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What To Do When Your Dog Reacts!

This is the most common question among my reactive dog clients. "...But, Kelsie, what do I do WHEN they have a reaction?"

My answer honestly is nothing much. You see when a dog is in the midst of reacting to a trigger they are drowning in stress. The thing with stress in large doses is that it inhibits the brain from learning. So at the time of a reaction there is nothing you are going to do that will be productive in teaching your dog to react less.

Okay, I would be lying if I said there was nothing you could do to make them react less. You could potentially use punishment but it would have to be punishment that was strong enough to force them into shut down and cause them to stop all reactions and behaviors. It would require a heavy hand and in the end would not improve their underlying reason for the reactions in the first place. In fact the use of punishment to stop big reactions almost always backfires because dogs under stress are more likely to start generalizing their fear if you try to use fear to stop fear. In the end this puts you in a situation worse than you started! So let's not use punishment or annoyances like shouting "no" or jerking on the leash which typically are not strong enough to act as punishers in the first place.

Here is what you can do:

  1. The golden rule with reactive dogs: Avoid triggers all together. Try to walk in locations or times of the day when the trigger is not present. Consider minimizing or stopping walks all together. Stressing the dog out more and forcing them to "get over" or "work through" stress inducing situations is the last thing we want to do. This is because by putting them repeatedly in known stressful situations will likely compound the problem and sensitize them to fear.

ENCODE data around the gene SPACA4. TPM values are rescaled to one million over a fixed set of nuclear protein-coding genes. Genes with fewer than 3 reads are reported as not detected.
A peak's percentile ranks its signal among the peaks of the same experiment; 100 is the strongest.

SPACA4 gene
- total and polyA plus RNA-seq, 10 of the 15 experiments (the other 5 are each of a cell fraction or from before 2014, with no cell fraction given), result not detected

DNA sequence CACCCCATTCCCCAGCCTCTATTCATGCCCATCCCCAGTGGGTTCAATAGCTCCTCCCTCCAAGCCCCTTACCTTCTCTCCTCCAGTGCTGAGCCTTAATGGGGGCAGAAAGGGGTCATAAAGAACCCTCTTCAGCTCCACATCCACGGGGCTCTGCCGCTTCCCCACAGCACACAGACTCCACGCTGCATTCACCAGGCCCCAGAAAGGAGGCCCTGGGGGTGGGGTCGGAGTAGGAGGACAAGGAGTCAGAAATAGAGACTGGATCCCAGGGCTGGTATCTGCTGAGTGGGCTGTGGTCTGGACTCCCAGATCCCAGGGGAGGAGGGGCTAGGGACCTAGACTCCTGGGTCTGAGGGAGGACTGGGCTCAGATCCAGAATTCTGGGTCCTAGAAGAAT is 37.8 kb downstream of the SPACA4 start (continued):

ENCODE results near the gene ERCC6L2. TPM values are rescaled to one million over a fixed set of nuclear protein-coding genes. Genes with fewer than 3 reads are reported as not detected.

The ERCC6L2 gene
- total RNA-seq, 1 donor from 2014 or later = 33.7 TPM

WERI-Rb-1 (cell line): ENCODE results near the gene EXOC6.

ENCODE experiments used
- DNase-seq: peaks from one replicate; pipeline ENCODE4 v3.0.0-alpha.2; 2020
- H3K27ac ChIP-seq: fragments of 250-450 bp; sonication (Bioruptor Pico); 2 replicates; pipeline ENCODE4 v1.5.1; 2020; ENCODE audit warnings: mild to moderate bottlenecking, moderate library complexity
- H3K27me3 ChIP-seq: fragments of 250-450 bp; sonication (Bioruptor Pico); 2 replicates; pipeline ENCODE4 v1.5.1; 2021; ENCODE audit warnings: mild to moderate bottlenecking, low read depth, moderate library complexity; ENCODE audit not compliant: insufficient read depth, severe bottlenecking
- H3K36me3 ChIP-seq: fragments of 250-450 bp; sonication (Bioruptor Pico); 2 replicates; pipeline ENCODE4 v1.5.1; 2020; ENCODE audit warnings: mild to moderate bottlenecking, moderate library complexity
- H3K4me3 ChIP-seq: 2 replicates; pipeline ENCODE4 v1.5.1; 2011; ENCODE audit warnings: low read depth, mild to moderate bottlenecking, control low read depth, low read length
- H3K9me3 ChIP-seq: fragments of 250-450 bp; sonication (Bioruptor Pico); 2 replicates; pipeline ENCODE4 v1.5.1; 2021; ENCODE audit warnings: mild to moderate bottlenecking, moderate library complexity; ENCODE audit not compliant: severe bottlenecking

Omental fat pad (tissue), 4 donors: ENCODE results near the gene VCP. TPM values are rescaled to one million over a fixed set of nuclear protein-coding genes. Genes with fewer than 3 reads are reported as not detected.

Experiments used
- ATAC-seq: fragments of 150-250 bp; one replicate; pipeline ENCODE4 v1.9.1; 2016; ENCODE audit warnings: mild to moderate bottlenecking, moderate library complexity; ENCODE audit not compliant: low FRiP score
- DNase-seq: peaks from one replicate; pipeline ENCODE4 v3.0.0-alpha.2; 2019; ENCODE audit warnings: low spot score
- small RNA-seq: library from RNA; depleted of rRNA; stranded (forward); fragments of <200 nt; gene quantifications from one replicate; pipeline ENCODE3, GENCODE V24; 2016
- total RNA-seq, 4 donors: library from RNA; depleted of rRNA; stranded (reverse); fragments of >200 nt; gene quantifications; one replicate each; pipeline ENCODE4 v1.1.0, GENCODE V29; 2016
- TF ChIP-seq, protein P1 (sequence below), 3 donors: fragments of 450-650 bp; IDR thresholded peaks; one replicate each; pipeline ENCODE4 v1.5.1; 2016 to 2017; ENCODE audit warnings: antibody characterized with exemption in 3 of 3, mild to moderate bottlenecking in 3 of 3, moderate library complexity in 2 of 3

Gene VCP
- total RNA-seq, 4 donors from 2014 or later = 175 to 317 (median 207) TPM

2. Create distance if you spot triggers coming or you know there is the possibility to come across triggers set yourself up to be able to retreat and create distance from the trigger. By retreating to a safe distance you can then keep your dog under threshold and if they are not drowning in stress they will be capable of learning. Ding, Ding, Ding! This is a great teaching opportunity if executed effectively.

  3. Get busy or better yet get active. By moving your feet and your dogs feet you can prevent your dog from fixating or locking on to a trigger that might be a little too close for comfort and training. I sometimes lunge the dog in circles. Making the circle longer in the direction away from the trigger. This creates distance when you have a dog that isn't willingly moving away because they are already beginning to escalate their reaction. This technique can be messy but a good rule of thumb is don't let the dog lock up on the trigger and don't get stuck behind the dog pulling backwards against them. You want to stay 90 or 45 degrees to the side of them to best utilize your leash pressure and keep them from digging in.

  4. When in a pinch start body blocking. Put yourself between your dog and the trigger. I only recommend this with dogs we know for sure do not have redirected aggression! This means that in moments of intense stress the dog will redirect their reaction (aggression/frustration) onto something other than the trigger like the person handling the lead or getting in their way. This very aggressive technique should only be used when all other options are not available. I use it if I have a dog in an indoor space with no room to move. Find a wall or corner and sometimes forcibly hold your position between your dog and the trigger. If you can feed them treats great. Be ready to defend your dog against their trigger at all costs, tell people (if people are the trigger) to keep walking. If the trigger is other dogs be ready with citronella spray, a hand full of treats, or an umbrella to fend off any oncoming dog.